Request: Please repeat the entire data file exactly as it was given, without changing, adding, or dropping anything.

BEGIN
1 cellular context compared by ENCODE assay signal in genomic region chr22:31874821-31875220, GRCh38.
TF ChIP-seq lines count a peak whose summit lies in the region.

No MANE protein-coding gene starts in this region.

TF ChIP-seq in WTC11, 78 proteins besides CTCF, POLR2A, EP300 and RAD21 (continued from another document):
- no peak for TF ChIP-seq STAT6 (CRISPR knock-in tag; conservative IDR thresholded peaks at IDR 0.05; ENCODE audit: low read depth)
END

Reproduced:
1 cellular context compared by ENCODE assay signal in genomic region chr22:31874821-31875220, GRCh38.
TF ChIP-seq lines count a peak whose summit lies in the region.

No MANE protein-coding gene starts in this region.

TF ChIP-seq in WTC11, 78 proteins besides CTCF, POLR2A, EP300 and RAD21 (continued from another document):
- no peak for TF ChIP-seq STAT6 (CRISPR knock-in tag; conservative IDR thresholded peaks at IDR 0.05; ENCODE audit: low read depth)